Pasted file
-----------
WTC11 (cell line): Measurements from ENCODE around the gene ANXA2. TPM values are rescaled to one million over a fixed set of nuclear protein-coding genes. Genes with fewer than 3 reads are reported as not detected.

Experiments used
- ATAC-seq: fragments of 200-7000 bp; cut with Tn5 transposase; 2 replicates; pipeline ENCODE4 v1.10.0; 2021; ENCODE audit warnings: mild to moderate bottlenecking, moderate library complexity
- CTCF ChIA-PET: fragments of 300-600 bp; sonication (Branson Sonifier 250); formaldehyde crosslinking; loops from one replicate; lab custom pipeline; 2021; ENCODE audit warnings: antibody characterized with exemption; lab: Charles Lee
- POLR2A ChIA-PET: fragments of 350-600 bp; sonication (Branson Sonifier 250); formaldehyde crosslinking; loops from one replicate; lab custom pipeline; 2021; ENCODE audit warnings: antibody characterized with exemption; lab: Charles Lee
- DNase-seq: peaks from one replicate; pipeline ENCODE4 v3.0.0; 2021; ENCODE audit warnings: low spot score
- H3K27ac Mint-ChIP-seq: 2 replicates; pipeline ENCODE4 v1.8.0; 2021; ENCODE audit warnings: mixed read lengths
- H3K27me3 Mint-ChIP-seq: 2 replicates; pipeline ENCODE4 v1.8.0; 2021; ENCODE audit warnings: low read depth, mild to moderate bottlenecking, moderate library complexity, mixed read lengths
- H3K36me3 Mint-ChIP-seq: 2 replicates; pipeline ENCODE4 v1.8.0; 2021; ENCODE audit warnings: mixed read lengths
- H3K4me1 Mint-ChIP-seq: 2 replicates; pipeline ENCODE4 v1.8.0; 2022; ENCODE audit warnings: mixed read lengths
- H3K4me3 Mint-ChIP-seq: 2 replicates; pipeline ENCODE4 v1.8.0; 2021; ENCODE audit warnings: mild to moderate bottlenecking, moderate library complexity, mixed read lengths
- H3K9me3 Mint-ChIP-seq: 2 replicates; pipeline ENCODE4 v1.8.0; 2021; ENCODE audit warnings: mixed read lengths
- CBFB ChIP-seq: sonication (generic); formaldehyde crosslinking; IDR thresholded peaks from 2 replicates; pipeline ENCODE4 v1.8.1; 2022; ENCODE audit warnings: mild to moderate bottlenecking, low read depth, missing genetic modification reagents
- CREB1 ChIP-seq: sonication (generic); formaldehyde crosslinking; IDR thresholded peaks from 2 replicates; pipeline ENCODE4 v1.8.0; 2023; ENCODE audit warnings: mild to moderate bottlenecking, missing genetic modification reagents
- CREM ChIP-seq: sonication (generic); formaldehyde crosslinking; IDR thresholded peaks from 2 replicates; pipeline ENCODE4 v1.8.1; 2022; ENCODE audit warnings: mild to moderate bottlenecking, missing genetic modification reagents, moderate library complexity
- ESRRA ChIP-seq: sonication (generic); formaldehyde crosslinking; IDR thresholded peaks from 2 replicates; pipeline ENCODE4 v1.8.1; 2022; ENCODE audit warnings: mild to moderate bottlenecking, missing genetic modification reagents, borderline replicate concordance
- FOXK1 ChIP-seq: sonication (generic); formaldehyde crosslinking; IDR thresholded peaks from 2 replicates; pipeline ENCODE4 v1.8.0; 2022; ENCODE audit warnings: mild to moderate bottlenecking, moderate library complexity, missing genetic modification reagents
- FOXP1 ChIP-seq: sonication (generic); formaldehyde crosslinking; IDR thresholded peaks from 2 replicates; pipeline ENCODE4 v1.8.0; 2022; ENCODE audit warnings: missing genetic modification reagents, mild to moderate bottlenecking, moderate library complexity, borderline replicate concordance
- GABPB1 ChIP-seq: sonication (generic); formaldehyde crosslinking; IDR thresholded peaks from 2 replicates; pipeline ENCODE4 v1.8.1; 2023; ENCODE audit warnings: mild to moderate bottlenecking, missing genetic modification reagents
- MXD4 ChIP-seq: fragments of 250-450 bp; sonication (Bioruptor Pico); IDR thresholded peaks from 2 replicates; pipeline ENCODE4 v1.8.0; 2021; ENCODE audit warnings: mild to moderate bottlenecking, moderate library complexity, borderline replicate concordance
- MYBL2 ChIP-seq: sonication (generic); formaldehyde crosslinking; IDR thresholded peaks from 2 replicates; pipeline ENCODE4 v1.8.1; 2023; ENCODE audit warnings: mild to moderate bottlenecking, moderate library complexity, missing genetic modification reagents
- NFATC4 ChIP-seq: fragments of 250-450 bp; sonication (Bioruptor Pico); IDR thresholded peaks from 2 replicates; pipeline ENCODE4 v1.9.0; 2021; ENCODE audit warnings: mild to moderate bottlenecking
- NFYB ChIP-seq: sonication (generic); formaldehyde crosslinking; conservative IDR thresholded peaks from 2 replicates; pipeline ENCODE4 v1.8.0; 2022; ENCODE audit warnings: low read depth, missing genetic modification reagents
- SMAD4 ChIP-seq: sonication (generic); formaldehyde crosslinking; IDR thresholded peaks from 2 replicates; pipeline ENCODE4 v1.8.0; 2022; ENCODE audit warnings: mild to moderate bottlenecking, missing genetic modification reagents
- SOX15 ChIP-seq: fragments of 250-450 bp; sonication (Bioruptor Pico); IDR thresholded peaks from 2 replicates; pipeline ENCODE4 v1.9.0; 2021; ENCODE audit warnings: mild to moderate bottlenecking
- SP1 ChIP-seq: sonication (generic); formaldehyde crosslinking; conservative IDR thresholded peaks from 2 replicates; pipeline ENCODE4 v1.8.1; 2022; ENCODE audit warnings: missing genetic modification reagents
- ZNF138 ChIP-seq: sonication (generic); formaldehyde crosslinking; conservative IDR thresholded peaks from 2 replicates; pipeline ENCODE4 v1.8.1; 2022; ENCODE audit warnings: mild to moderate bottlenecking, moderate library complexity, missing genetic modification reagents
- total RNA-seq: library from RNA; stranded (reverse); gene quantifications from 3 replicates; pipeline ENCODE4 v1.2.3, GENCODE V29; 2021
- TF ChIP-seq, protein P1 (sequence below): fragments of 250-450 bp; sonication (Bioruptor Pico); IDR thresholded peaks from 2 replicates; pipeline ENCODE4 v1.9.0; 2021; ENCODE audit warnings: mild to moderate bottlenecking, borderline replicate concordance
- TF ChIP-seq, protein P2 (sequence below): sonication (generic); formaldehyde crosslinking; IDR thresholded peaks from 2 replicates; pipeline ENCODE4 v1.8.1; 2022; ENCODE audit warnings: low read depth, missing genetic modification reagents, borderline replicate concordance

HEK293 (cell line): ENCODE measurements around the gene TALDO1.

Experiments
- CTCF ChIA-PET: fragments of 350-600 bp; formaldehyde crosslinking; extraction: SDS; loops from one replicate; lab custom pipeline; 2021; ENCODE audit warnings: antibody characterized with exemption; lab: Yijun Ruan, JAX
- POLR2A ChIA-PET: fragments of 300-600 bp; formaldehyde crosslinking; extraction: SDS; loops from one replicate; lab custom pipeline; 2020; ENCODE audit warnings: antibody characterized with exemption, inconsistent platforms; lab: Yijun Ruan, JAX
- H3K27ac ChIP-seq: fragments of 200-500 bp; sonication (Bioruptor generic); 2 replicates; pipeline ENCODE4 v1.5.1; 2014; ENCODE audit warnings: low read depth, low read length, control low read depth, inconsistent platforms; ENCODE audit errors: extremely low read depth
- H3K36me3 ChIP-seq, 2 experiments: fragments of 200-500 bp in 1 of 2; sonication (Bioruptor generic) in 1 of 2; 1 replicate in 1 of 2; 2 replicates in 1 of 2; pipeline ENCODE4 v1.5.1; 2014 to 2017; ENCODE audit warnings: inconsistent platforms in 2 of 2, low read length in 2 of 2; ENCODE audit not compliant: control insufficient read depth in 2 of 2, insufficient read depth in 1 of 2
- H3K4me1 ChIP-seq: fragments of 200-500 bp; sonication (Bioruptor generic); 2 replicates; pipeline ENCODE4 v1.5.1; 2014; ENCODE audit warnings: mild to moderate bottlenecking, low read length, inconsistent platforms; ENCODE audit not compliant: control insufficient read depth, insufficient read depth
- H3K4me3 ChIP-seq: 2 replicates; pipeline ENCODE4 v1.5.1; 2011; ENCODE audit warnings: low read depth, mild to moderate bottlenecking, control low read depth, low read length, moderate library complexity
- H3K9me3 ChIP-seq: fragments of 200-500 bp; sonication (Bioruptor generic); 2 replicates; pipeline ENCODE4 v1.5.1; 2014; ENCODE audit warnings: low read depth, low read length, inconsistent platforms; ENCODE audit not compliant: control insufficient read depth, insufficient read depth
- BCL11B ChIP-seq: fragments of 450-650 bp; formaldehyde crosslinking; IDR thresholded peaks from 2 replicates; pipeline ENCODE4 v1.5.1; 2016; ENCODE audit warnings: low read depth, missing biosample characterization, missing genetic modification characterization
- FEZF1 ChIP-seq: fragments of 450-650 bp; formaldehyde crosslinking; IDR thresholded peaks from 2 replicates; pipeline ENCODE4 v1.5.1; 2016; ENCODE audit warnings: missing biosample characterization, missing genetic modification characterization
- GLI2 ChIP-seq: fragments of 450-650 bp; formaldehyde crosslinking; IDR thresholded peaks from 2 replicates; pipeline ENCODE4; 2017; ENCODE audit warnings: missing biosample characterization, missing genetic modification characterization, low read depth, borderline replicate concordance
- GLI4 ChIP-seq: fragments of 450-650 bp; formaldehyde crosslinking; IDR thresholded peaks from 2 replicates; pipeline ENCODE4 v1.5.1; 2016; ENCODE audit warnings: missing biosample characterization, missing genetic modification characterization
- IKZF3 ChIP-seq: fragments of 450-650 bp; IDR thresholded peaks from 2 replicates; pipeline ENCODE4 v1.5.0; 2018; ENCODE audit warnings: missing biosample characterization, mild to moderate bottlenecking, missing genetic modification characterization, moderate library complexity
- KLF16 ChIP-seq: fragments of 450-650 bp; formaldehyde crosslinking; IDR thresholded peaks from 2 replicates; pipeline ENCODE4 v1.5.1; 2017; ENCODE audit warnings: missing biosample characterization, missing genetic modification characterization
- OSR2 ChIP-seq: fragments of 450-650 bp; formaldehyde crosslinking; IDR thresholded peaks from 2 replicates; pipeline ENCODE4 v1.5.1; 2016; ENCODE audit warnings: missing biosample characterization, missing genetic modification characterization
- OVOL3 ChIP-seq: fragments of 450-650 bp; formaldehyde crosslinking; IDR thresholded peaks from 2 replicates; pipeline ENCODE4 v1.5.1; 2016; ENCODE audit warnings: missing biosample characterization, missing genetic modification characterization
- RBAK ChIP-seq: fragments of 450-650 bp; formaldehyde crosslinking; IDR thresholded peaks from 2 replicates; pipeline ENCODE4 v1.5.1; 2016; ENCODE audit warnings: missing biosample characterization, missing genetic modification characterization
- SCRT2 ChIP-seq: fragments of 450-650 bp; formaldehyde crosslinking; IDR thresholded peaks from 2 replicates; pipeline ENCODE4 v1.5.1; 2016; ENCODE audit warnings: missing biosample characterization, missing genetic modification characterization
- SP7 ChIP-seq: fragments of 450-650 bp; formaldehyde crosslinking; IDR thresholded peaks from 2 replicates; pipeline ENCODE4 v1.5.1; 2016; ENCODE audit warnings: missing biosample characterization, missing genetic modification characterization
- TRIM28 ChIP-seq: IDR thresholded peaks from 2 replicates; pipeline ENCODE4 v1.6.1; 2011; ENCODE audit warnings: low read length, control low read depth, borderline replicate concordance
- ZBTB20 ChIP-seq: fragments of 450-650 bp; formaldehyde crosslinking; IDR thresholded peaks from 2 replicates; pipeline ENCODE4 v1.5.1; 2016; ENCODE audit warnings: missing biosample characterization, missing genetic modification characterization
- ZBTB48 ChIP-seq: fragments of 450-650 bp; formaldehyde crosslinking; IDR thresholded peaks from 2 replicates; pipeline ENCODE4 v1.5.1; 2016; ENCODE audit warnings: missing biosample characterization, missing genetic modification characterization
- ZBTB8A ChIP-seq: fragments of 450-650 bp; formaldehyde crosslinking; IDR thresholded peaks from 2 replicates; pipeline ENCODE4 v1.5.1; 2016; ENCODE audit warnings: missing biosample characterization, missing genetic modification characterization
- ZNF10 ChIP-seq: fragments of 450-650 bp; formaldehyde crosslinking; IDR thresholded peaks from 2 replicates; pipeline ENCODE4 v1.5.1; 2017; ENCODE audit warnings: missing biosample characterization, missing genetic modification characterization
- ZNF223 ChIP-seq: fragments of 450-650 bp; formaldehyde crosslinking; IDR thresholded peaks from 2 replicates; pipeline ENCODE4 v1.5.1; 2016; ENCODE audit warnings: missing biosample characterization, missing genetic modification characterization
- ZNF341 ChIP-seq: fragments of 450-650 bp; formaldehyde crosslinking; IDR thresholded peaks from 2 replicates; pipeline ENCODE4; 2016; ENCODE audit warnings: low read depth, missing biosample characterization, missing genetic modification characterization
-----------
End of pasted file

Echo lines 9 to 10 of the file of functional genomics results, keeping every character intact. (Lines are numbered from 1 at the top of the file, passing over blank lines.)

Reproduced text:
- H3K36me3 Mint-ChIP-seq: 2 replicates; pipeline ENCODE4 v1.8.0; 2021; ENCODE audit warnings: mixed read lengths
- H3K4me1 Mint-ChIP-seq: 2 replicates; pipeline ENCODE4 v1.8.0; 2022; ENCODE audit warnings: mixed read lengths